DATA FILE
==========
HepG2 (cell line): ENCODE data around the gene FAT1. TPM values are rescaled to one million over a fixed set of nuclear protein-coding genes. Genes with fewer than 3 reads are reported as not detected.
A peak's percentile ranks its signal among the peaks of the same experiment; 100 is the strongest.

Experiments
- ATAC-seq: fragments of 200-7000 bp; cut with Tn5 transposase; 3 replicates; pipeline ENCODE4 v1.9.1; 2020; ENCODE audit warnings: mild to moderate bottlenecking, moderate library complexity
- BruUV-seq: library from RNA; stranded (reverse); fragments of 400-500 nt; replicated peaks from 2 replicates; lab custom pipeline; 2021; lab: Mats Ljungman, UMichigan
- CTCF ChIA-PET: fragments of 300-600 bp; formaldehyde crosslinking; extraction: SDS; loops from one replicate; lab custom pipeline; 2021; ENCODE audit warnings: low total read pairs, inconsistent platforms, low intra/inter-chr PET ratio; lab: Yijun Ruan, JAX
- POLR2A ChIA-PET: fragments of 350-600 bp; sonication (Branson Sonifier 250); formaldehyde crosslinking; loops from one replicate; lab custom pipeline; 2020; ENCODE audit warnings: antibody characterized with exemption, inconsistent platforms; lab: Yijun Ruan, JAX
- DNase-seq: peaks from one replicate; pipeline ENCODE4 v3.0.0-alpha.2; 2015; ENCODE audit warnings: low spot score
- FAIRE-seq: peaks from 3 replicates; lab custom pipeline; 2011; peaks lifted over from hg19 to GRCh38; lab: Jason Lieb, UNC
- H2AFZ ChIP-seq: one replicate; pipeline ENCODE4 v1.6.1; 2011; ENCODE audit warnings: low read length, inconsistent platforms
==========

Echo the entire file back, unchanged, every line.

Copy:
HepG2 (cell line): ENCODE data around the gene FAT1. TPM values are rescaled to one million over a fixed set of nuclear protein-coding genes. Genes with fewer than 3 reads are reported as not detected.
A peak's percentile ranks its signal among the peaks of the same experiment; 100 is the strongest.

Experiments
- ATAC-seq: fragments of 200-7000 bp; cut with Tn5 transposase; 3 replicates; pipeline ENCODE4 v1.9.1; 2020; ENCODE audit warnings: mild to moderate bottlenecking, moderate library complexity
- BruUV-seq: library from RNA; stranded (reverse); fragments of 400-500 nt; replicated peaks from 2 replicates; lab custom pipeline; 2021; lab: Mats Ljungman, UMichigan
- CTCF ChIA-PET: fragments of 300-600 bp; formaldehyde crosslinking; extraction: SDS; loops from one replicate; lab custom pipeline; 2021; ENCODE audit warnings: low total read pairs, inconsistent platforms, low intra/inter-chr PET ratio; lab: Yijun Ruan, JAX
- POLR2A ChIA-PET: fragments of 350-600 bp; sonication (Branson Sonifier 250); formaldehyde crosslinking; loops from one replicate; lab custom pipeline; 2020; ENCODE audit warnings: antibody characterized with exemption, inconsistent platforms; lab: Yijun Ruan, JAX
- DNase-seq: peaks from one replicate; pipeline ENCODE4 v3.0.0-alpha.2; 2015; ENCODE audit warnings: low spot score
- FAIRE-seq: peaks from 3 replicates; lab custom pipeline; 2011; peaks lifted over from hg19 to GRCh38; lab: Jason Lieb, UNC
- H2AFZ ChIP-seq: one replicate; pipeline ENCODE4 v1.6.1; 2011; ENCODE audit warnings: low read length, inconsistent platforms